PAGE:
Immunological Lessons from Respiratory Syncytial Virus Vaccine Development

Immunity. 2019 Sep 17;51(3):429-442. doi: 10.1016/j.immuni.2019.08.007.


Respiratory syncytial virus (RSV) has eluded active vaccination efforts for more than five decades and continues to cause substantial morbidity and mortality in infants, the immunocompromised, and older adults. Although newer approaches of passive antibody-mediated protection show promise, vaccines aimed at eliciting fusion protein (F)-targeting antibodies have repeatedly failed to meet pre-established, modest-efficacy goals. Newer candidates, including protein-based vaccines, live-attenuated viruses, and gene-based delivery platforms, incorporate structurally defined and stabilized versions of the prefusion form of the F glycoprotein and are advancing rapidly into critical efficacy studies in susceptible target populations. This review discusses the storied history of RSV vaccine development, immunological lessons learned along the way, and critical findings about protein structure that remodeled our understanding of protective immunity to this important pathogen.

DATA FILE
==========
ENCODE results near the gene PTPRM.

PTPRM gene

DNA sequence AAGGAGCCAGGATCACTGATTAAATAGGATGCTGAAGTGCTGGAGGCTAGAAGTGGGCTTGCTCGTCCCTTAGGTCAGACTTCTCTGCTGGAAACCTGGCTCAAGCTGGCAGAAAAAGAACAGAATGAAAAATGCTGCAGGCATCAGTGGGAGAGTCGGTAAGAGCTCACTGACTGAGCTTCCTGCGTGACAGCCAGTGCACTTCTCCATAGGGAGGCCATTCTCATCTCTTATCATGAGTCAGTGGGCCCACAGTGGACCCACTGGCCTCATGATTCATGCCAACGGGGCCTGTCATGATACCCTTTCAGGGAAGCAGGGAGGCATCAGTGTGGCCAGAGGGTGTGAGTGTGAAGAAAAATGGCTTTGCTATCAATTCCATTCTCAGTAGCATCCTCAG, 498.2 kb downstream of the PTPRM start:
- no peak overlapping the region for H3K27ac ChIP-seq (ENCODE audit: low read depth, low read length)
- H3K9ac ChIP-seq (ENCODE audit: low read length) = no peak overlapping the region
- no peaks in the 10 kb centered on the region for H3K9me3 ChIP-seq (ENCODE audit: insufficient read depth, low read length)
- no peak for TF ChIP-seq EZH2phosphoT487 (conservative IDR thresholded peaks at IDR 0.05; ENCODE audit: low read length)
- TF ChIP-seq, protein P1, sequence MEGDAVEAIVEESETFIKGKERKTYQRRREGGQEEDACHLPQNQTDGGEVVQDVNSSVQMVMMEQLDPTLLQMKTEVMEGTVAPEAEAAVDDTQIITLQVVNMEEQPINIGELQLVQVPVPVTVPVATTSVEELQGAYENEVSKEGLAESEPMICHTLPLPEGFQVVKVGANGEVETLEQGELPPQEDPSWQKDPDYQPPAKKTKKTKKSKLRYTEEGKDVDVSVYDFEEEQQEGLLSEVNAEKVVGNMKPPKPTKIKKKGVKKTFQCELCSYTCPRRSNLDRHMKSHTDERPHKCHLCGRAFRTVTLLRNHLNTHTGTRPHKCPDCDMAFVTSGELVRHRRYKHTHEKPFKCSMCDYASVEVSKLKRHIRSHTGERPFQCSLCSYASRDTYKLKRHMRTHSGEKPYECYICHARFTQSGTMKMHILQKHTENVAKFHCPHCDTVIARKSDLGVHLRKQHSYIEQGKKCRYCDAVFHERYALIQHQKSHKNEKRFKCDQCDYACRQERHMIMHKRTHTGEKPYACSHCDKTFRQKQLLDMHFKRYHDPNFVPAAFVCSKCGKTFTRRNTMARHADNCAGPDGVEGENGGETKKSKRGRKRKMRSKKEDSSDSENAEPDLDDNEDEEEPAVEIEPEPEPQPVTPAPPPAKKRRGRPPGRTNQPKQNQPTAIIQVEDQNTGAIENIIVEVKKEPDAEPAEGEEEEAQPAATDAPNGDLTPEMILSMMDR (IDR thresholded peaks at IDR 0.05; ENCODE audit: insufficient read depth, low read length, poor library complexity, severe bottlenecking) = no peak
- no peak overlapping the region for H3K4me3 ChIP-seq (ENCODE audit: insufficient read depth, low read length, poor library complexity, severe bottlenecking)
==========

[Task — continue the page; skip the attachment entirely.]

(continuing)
Publication types

  • Research Support, N.I.H., Intramural
  • Review

MeSH terms

  • Animals
  • Antibodies, Viral / immunology
  • Humans
  • Respiratory Syncytial Virus Infections / immunology*
  • Respiratory Syncytial Virus Vaccines / immunology*
  • Respiratory Syncytial Viruses / immunology*
  • Viral Fusion Proteins / immunology


  • Antibodies, Viral
  • Respiratory Syncytial Virus Vaccines
  • Viral Fusion Proteins